The monks welcome visitors and guests, and the more than 100,000 tourists who visit the abbey every year! Here you can see all the major architectural styles and artistic movements of the last 900 years. You can visit the grave of the man who kidnapped Richard the Lionheart. And you can breathe in the incense-scented air in the light-drenched abbey church and marvel at the dancing skeletons in the Chapel of the Dead.

But most of all, Heiligenkreuz is no dusty museum: it is a living and vibrant monastery. Monks live and work here, and we pray the Divine Office every day for the people of the 21st Century. That means that you can hear the monks singing Gregorian chant here, you can attend Mass, you can pray and you can make confession. As it says on our website www.stift-heiligenkreuz.at: Stift Heiligenkreuz is the mystical heart of the Vienna Woods, a harmony of nature and culture, a union of the medieval and the baroque, a symphony of history and spirituality. This guide is writen by an monk. It is an invitation to you: Come and see!

Gregorian Chant at the Cistercian Abbey Stift Heiligenkreuz

We Cistercians in Heiligenkreuz see the Liturgy, the solemn worship of God in his Holy Church, as our chief mission. The Rule of St. Benedict, by which we live, gives us a vision of the monastic life formed by two main elements „ora et labora” (pray and work); the monastic life is a life of common prayer and common work. But of these two the first, prayer, is the most important, „nothing is to be preferred to the Divine Office“ (Rule of St. Benedict, 43). In Heiligenkreuz the ancient liturgical prayers of the Church are still sung in the ancient liturgical music of the western Church: Gregorian Chant.

Thus we do not sing merely for artistic reasons, but our song is our form of prayer, meditation praise. That is why we all have to study Latin; so that we can attend to the meaning of the words that we sing. As the Liturgy is always a prayer of the Church, the faithful are always invited to join us—and many do.

The main part of our common prayer, which we monks begin at 5:15 every morning, consists in the solemn and meditative singing of the Psalms. Gregorian Chant is thus a kind of Bible meditation—almost all of the chanted texts are taken from the Bible.

Unlike the hymns common in modern churches, Gregorian Chants are not typically composed in stanzas, with the same melody repeated in each stanza, but rather each text has its own melody composed to bring out its meaning. Unlike much modern music, Gregorian Chant is always sung without accompaniment, and in unison; that is, there is only one melodic line, without harmony. This gives the Chant its austere sound, and the name „plainchant.“ This also however, allows the chant to be free of the rhythmical restraints necessary to keep several melodic lines together. Instead of being composed in strict rhythmic measures, the chant is composed in a free musical rhythm that rises and falls in accord with the inner meaning of the melody and words. Moreover, instead of being composed in major or minor key, like modern music, Gregorian chant is composed in eight „modes“—key like tonal structures—that allow for a wide range of musical moods.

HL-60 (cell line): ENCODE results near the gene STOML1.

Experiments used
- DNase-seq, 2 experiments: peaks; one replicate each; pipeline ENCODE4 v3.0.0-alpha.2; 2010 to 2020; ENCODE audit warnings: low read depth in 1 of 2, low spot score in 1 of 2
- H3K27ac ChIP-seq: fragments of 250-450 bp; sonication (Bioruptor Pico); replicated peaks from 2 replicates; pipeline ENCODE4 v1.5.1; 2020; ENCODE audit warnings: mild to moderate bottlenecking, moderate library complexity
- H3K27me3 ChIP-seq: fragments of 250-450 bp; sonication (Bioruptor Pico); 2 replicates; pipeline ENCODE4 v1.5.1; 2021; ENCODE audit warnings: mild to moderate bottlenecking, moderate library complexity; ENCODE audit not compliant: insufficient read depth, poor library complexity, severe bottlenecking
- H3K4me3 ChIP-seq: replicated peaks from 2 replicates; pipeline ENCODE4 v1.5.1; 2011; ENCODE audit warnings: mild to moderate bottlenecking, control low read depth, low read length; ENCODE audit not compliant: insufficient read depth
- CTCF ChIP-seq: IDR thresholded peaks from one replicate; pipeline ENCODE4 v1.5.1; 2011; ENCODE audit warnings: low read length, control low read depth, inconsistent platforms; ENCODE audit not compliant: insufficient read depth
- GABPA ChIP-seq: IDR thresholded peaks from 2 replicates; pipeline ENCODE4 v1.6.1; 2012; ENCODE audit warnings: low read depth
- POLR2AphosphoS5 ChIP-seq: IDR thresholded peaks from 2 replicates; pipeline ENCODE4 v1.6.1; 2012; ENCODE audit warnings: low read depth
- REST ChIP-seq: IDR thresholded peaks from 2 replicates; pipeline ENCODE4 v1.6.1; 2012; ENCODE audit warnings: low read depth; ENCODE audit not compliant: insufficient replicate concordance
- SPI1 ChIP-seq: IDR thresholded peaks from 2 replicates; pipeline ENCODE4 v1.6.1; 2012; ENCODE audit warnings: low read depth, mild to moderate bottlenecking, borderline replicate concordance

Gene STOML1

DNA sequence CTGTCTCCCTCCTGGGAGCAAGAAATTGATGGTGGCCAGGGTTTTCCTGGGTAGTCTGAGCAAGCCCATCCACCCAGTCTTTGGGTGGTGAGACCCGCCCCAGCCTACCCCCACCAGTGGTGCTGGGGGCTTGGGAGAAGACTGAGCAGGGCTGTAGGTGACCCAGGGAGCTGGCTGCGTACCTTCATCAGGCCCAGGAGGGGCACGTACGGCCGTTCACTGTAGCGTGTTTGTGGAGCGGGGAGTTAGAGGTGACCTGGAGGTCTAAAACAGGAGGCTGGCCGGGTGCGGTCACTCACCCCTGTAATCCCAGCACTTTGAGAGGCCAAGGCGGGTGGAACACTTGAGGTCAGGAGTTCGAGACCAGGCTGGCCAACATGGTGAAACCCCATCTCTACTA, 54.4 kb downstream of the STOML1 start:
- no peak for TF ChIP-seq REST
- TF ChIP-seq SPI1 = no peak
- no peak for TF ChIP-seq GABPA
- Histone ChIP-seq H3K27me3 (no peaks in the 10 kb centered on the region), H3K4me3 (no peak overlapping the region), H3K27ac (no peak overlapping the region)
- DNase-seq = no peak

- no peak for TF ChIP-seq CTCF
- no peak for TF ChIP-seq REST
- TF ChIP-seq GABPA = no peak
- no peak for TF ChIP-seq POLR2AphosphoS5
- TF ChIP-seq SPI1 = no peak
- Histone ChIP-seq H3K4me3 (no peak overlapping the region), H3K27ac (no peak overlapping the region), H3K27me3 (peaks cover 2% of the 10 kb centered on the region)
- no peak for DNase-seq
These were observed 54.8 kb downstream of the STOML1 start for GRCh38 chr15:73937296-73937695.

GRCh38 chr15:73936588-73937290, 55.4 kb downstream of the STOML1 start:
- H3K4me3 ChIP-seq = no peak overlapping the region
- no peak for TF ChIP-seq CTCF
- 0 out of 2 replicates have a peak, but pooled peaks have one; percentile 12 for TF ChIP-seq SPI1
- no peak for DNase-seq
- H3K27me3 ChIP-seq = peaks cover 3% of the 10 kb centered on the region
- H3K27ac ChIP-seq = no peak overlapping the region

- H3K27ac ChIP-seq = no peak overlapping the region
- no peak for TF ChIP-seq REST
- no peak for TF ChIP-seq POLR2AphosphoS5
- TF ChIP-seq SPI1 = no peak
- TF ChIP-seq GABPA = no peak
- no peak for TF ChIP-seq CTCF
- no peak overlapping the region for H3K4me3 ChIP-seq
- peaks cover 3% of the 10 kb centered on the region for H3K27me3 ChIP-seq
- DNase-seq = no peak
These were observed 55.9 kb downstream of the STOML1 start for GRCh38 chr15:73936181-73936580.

The melodies go back to the earliest days of the church, and have there ultimate roots in the Jewish Temple Liturgy. The name „Gregorian Chant“ come form Pope Gregory the Great (died 604), who founded a chant schola in Rome that collected all the best chants. The Cistercians, as a reform order of the 12th century, simplified the chants somewhat to develop their one form of chant, which is slightly different from Roman Chant.

Gregorian Chant is always sung in Latin, and therefore it was threatened with extinction in the 1970s and 80s, when most Catholic Churches adopted modern language Liturgy. But today we are experiencing a remarkable renaissance of this ancient form of prayer—even young people nowadays are discovering the excitement of these melodies which have been sung through so many centuries. Of course, it must be said that it takes some time to listen oneself into this world of music, and develop an ear for its greatest treasures.